Cold Day - Dutch Oven
I'm no Julia Child. No Martha Stewart here. If you threatened to slap me in the face with a fresh salmon steak, I still couldn't tell you which onion you should use when. But I can bake a roast with all the rib-stickin' fixins that's guaranteed to make you let your belt out a notch. Sure, I use a packet of spices that comes out of... well, a little packet. But so what.
Onions, celery, potatoes, carrots and roast beef. These are the goodies that went into the new cast iron, enameled Dutch oven. I got a good deal at Sam's Club, the warehouse where you can get enough canned corn in one case to feed General Thurman's army until all the troops come home. Thirty years ago, I knew a German immigrant who treated her cast iron cookware like diamonds. She got an odd look on her face when she wiped them with a paper towel, as if she was getting a back rub.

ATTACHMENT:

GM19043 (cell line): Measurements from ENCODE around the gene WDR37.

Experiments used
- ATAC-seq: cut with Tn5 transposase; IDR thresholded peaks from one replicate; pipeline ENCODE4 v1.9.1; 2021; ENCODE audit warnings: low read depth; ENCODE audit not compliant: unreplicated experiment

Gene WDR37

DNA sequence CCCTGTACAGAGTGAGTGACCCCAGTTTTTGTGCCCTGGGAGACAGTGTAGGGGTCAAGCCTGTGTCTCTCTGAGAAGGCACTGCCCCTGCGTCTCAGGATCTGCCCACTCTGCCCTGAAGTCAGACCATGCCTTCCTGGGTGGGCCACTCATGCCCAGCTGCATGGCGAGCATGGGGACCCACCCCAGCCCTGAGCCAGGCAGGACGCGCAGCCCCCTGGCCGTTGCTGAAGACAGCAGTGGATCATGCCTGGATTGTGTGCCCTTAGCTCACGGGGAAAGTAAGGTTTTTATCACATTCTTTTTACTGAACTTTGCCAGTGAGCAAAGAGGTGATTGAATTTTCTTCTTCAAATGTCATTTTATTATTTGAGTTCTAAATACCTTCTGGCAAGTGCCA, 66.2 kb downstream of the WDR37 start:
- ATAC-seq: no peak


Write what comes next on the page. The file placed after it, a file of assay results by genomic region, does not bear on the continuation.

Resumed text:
According to wiki, George Washington's mother, Mary, specified in her will of May 20, 1788, that one-half of her "iron kitchen furniture" should go to her grandson and the other half to her granddaughter.
I'm not going to lovingly caress my new baking pan. It's just a utensil, and I have no emotional bond with it. It sure is pretty though!